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Teen hitches ride to Hawaii in jet's landing gear -- and lives to tell the tale

By Steve Almasy, Josh Levs and Dave Alsup CNN | 4/22/2014, 9:37 a.m.
The questions are many. But the first has to be, how in the world did a 16-year-old boy survive a ...
A map showing the west coast of the United States, including Hawaii. Maui and San Jose, California, are highlighted. CNN image.

The questions are many.

But the first has to be, how in the world did a 16-year-old boy survive a five-hour flight in below freezing cold weather at oxygen-depleted heights without dying or falling out of the wheel well of a huge jumbo jet?

Another has to be, how does a 16-year-old even sneak on to an airport and a plane to begin with?

Authorities likely were trying to find the answers to some of their questions Monday. The boy remained in the custody of child welfare services workers in Hawaii. But the FBI says they have no more need to interview the boy as he is no threat.

Apparently he's just a runaway who popped out of the wheel well of Hawaii Airlines Flight 45 on Sunday to the amazement of the ground crew at the Kahului Airport on the island of Maui -- and triggering a host of questions.

How did he survive the flight?

As unlikely as it sounds, officials believe the boy rode in a tiny, cramped compartment for almost five hours, at altitudes that reached 38,000 feet, without oxygen and in subzero temperatures.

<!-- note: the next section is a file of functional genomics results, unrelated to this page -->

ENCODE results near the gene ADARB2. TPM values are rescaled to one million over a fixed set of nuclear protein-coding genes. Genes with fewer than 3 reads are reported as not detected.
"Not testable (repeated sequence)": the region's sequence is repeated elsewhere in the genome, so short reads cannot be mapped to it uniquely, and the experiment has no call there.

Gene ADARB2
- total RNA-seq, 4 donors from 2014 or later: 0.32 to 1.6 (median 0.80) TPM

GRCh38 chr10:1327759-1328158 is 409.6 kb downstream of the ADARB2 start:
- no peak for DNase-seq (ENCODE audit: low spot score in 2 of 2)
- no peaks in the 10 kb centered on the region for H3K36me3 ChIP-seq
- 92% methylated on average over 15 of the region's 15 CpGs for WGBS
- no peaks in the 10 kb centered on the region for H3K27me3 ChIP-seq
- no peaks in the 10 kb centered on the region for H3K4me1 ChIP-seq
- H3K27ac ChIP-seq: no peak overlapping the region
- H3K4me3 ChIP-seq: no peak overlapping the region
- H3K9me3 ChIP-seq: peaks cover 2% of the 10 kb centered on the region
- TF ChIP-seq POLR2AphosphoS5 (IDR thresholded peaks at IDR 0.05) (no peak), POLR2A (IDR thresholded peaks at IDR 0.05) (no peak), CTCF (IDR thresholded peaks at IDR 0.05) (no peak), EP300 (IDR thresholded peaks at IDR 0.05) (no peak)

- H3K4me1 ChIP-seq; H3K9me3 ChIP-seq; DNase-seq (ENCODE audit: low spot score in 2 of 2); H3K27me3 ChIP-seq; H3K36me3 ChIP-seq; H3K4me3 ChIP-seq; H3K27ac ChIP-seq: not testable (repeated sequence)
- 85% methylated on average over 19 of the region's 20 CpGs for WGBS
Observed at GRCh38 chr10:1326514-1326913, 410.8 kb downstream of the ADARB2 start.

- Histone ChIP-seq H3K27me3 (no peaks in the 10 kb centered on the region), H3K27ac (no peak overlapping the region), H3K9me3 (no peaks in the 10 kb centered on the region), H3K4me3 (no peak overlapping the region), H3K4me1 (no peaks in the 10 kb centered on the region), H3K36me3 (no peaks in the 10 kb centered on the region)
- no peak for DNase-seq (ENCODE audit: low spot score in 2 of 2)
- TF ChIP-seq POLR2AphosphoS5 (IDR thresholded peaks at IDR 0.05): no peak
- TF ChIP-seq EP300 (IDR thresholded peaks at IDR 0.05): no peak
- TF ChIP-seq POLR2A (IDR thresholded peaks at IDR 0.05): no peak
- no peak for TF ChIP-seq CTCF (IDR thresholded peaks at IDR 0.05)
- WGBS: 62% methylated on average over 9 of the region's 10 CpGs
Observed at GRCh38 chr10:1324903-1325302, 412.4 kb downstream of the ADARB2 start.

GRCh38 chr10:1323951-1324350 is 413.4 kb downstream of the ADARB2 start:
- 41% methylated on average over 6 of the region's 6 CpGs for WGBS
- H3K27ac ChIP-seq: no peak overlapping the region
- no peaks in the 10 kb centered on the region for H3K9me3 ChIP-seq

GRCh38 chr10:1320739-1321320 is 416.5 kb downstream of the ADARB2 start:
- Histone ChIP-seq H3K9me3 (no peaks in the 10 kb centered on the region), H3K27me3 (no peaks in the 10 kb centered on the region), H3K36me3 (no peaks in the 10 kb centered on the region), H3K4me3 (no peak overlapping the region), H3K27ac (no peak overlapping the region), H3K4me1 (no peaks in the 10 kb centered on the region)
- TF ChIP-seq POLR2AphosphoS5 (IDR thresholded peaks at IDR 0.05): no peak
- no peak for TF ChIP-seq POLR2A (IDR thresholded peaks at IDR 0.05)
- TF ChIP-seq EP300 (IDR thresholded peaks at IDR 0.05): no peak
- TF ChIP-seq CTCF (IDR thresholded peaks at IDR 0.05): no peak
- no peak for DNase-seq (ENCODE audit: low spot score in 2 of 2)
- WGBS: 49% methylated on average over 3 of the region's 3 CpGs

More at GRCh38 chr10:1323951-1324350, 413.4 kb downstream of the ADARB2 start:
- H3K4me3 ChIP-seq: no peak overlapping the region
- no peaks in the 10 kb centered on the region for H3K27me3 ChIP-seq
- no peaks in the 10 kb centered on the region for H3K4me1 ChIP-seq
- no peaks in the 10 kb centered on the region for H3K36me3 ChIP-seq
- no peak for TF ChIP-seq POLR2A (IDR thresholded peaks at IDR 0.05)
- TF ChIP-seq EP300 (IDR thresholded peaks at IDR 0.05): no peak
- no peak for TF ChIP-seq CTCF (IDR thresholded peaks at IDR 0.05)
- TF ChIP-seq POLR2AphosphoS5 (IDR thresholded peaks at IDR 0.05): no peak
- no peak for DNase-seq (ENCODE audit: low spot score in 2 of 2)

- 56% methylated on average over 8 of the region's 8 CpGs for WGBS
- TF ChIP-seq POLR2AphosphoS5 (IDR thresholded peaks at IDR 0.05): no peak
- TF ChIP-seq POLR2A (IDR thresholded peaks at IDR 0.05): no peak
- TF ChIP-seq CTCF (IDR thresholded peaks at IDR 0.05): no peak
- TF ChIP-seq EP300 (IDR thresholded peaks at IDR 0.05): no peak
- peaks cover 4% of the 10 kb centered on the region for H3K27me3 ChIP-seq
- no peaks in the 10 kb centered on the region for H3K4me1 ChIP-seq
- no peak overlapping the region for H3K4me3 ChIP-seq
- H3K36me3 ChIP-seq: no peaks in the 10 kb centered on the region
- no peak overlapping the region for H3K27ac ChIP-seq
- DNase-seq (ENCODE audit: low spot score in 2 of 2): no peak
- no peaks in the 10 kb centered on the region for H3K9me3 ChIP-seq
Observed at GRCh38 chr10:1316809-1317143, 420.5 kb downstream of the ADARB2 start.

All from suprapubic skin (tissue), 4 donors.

"It sounds really incredible," said aviation expert Jeff Wise. "Being in a wheel well is like all of a sudden being on top of Mount Everest."

Between the oxygen depletion and the cold, life expectancy "is measured in minutes," Wise said.

But some people have survived. Since 1947, 105 people are known to have attempted to fly inside wheel wells on 94 flights worldwide, the Federal Aviation Administration's Civil Aerospace Medical Institute says. Of those, 25 made it through, including a 9-year-old child -- a survival rate of 24%. One of the flights went as high as 39,000 feet. Two others were at 38,000 feet.

The conditions at high altitudes can put stowaways in a virtual "hibernative" state, the FAA said.

Someone could slip into unconsciousness so that the body cools and "the central nervous system is preserved," said CNN aviation expert Michael Kay. Also, he said, "there could be a situation where inside the bay is warmer than the external air temperature and you wouldn't get the instantaneous freezing of the skin."

Still, "for somebody to survive multiple hours with that lack of oxygen and that cold is just miraculous," airline analyst Peter Forman told CNN affiliate KHON in Honolulu.

The boy's survival is "dumb luck mostly," says Dr. Kenneth Stahl, trauma surgeon at Miami's Jackson Memorial Hospital. The temperature outside the airplane could have been as low as 75 or 80 degrees below zero, said Stahl, who is also a pilot. "Those are astronomically low temperatures to survive."

The boy was likely so cold that "he was essentially in a state of suspended animation," Stahl said. Being young likely worked in his favor, too. "No adult would have survived that," Stahl added.

The boy could face permanent brain damage from the experience, in fact, it's "more likely than not," Stahl said. He could face neurological issues, memory problems or a lower IQ.